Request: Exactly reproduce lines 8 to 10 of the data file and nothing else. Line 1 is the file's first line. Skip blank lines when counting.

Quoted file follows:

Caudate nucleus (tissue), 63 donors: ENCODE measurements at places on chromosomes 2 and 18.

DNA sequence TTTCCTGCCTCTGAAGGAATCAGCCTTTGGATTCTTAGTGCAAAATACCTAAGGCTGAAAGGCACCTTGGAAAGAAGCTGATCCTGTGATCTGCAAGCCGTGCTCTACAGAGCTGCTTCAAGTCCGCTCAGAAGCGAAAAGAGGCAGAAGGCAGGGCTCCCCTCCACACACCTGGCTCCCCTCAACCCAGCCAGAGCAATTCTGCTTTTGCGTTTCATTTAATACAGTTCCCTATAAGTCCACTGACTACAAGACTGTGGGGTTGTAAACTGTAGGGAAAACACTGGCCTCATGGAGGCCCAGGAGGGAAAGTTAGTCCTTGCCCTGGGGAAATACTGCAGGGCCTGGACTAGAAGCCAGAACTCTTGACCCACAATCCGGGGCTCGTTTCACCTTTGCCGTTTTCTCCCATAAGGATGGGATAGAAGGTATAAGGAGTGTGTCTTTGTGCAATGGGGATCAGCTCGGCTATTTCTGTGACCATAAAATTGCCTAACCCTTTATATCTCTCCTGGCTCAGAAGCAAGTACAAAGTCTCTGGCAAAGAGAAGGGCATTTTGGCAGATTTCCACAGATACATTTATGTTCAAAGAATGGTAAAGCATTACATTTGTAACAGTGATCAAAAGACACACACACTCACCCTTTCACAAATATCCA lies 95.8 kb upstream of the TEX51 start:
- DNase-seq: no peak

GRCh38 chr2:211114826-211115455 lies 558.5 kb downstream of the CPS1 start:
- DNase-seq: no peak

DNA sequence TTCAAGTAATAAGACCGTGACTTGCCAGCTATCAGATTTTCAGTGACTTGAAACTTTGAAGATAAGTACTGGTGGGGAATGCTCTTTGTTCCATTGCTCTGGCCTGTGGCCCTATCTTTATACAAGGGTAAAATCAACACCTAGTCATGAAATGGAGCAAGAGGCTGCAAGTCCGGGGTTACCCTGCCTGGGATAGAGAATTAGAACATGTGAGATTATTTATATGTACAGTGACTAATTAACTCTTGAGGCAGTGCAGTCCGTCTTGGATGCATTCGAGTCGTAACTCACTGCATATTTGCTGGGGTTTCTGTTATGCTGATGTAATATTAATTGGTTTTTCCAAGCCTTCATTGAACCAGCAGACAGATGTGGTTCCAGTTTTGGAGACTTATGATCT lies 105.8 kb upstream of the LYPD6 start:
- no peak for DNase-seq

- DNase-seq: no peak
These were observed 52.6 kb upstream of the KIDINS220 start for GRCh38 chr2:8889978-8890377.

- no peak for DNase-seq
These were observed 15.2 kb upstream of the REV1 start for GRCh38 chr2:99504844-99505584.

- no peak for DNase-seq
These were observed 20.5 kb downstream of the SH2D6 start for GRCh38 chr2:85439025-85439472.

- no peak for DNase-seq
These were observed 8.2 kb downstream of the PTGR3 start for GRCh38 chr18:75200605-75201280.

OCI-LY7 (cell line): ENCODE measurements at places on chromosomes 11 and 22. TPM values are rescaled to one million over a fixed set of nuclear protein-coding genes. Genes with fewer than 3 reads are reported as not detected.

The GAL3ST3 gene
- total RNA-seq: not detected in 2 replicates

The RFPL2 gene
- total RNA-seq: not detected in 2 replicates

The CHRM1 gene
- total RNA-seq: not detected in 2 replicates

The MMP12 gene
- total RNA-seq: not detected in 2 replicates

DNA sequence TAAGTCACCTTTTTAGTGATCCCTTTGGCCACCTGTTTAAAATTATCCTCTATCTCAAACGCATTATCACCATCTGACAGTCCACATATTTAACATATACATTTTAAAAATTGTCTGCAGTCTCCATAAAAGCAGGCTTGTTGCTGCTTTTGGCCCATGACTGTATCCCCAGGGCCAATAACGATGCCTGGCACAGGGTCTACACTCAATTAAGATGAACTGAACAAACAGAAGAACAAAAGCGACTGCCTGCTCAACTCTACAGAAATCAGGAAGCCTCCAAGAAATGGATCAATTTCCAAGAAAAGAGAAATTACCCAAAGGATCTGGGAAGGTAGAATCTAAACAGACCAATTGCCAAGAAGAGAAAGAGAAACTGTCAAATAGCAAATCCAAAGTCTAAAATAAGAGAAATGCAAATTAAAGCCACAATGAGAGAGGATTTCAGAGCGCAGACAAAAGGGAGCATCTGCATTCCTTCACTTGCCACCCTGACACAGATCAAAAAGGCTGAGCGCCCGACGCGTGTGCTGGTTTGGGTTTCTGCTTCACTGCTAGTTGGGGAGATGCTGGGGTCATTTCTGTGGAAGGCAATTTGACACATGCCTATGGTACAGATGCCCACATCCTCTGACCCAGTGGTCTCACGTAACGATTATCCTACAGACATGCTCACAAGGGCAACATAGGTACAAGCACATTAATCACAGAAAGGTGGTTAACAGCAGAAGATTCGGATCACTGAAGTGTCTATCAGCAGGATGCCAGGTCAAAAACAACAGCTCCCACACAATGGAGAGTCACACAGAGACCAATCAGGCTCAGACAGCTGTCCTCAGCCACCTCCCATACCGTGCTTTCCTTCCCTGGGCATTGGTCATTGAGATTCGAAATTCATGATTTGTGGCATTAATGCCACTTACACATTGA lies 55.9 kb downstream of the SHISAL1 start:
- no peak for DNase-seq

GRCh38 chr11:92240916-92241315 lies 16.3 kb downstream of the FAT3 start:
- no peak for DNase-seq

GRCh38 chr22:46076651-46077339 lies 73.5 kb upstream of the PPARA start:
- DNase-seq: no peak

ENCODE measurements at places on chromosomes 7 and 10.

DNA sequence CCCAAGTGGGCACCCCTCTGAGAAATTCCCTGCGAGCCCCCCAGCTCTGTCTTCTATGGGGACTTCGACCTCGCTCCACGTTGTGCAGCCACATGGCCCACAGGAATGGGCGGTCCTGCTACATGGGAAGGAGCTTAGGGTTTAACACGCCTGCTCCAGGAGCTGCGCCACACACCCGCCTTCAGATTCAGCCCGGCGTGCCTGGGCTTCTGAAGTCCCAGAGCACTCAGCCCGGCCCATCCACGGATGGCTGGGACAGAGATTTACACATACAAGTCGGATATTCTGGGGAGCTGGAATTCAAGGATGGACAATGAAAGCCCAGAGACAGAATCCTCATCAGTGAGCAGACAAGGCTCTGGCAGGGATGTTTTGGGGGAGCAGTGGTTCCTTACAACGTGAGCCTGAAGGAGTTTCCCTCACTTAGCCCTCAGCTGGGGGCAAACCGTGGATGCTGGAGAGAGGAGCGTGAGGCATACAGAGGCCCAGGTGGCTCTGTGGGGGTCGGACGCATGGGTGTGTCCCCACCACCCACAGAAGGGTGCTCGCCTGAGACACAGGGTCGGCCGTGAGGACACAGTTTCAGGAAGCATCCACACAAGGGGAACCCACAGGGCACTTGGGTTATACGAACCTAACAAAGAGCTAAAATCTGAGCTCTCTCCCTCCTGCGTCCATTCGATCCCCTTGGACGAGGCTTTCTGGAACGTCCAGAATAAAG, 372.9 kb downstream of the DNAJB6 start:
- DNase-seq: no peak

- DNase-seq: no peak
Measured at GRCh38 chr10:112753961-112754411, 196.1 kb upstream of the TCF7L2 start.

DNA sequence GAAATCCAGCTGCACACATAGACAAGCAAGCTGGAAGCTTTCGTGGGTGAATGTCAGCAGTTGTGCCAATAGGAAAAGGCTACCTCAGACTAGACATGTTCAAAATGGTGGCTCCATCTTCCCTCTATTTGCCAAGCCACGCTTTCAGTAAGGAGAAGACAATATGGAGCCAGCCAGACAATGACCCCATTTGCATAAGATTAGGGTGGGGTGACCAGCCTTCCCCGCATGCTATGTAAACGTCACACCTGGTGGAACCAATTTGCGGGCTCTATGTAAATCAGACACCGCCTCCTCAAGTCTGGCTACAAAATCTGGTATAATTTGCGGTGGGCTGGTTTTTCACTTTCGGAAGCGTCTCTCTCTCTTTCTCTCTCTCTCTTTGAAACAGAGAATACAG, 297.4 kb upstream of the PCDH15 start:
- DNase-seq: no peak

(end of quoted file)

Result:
- DNase-seq: no peak
These were observed 52.6 kb upstream of the KIDINS220 start for GRCh38 chr2:8889978-8890377.

- no peak for DNase-seq